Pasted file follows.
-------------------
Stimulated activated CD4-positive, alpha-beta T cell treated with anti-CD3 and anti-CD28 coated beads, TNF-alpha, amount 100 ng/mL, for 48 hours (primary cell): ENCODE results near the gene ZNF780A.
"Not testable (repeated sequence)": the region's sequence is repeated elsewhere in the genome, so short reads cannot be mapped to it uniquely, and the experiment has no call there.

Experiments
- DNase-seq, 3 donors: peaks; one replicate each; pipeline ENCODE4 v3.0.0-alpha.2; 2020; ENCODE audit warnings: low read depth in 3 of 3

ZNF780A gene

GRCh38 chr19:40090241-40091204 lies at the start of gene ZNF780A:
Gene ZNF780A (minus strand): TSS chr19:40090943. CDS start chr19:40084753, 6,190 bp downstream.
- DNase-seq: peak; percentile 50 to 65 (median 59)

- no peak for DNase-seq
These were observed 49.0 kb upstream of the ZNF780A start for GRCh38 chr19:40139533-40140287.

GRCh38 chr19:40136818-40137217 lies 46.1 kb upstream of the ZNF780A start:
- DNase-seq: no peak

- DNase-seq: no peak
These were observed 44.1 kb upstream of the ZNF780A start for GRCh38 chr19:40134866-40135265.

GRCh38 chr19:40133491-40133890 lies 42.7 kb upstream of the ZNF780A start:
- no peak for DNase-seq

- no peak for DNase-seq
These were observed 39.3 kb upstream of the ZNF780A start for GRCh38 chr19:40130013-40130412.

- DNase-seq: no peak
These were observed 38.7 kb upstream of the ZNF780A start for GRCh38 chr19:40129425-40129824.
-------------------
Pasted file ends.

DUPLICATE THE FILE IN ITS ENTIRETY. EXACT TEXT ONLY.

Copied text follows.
Stimulated activated CD4-positive, alpha-beta T cell treated with anti-CD3 and anti-CD28 coated beads, TNF-alpha, amount 100 ng/mL, for 48 hours (primary cell): ENCODE results near the gene ZNF780A.
"Not testable (repeated sequence)": the region's sequence is repeated elsewhere in the genome, so short reads cannot be mapped to it uniquely, and the experiment has no call there.

Experiments
- DNase-seq, 3 donors: peaks; one replicate each; pipeline ENCODE4 v3.0.0-alpha.2; 2020; ENCODE audit warnings: low read depth in 3 of 3

ZNF780A gene

GRCh38 chr19:40090241-40091204 lies at the start of gene ZNF780A:
Gene ZNF780A (minus strand): TSS chr19:40090943. CDS start chr19:40084753, 6,190 bp downstream.
- DNase-seq: peak; percentile 50 to 65 (median 59)

- no peak for DNase-seq
These were observed 49.0 kb upstream of the ZNF780A start for GRCh38 chr19:40139533-40140287.

GRCh38 chr19:40136818-40137217 lies 46.1 kb upstream of the ZNF780A start:
- DNase-seq: no peak

- DNase-seq: no peak
These were observed 44.1 kb upstream of the ZNF780A start for GRCh38 chr19:40134866-40135265.

GRCh38 chr19:40133491-40133890 lies 42.7 kb upstream of the ZNF780A start:
- no peak for DNase-seq

- no peak for DNase-seq
These were observed 39.3 kb upstream of the ZNF780A start for GRCh38 chr19:40130013-40130412.

- DNase-seq: no peak
These were observed 38.7 kb upstream of the ZNF780A start for GRCh38 chr19:40129425-40129824.